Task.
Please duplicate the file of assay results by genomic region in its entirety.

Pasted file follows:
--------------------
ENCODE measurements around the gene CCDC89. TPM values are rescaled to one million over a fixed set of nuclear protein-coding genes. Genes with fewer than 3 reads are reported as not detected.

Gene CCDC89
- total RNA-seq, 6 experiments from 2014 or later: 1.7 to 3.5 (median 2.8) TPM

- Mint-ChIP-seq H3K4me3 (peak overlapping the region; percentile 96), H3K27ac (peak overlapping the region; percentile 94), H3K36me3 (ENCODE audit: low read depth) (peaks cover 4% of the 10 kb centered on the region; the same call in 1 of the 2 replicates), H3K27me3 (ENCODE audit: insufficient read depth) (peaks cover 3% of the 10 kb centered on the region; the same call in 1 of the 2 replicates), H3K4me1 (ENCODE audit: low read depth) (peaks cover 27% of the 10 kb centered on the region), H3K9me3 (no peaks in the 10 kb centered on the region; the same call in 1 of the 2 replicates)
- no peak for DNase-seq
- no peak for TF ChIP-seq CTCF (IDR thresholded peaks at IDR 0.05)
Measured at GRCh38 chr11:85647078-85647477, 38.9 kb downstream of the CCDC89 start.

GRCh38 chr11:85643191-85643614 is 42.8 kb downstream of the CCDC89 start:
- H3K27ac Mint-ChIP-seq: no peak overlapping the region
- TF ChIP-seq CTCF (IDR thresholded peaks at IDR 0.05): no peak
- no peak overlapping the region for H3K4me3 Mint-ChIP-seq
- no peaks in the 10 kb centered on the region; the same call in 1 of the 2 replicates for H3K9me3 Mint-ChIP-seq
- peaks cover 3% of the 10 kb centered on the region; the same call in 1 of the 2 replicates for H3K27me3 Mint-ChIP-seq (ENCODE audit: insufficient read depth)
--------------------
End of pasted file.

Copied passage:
ENCODE measurements around the gene CCDC89. TPM values are rescaled to one million over a fixed set of nuclear protein-coding genes. Genes with fewer than 3 reads are reported as not detected.

Gene CCDC89
- total RNA-seq, 6 experiments from 2014 or later: 1.7 to 3.5 (median 2.8) TPM

- Mint-ChIP-seq H3K4me3 (peak overlapping the region; percentile 96), H3K27ac (peak overlapping the region; percentile 94), H3K36me3 (ENCODE audit: low read depth) (peaks cover 4% of the 10 kb centered on the region; the same call in 1 of the 2 replicates), H3K27me3 (ENCODE audit: insufficient read depth) (peaks cover 3% of the 10 kb centered on the region; the same call in 1 of the 2 replicates), H3K4me1 (ENCODE audit: low read depth) (peaks cover 27% of the 10 kb centered on the region), H3K9me3 (no peaks in the 10 kb centered on the region; the same call in 1 of the 2 replicates)
- no peak for DNase-seq
- no peak for TF ChIP-seq CTCF (IDR thresholded peaks at IDR 0.05)
Measured at GRCh38 chr11:85647078-85647477, 38.9 kb downstream of the CCDC89 start.

GRCh38 chr11:85643191-85643614 is 42.8 kb downstream of the CCDC89 start:
- H3K27ac Mint-ChIP-seq: no peak overlapping the region
- TF ChIP-seq CTCF (IDR thresholded peaks at IDR 0.05): no peak
- no peak overlapping the region for H3K4me3 Mint-ChIP-seq
- no peaks in the 10 kb centered on the region; the same call in 1 of the 2 replicates for H3K9me3 Mint-ChIP-seq
- peaks cover 3% of the 10 kb centered on the region; the same call in 1 of the 2 replicates for H3K27me3 Mint-ChIP-seq (ENCODE audit: insufficient read depth)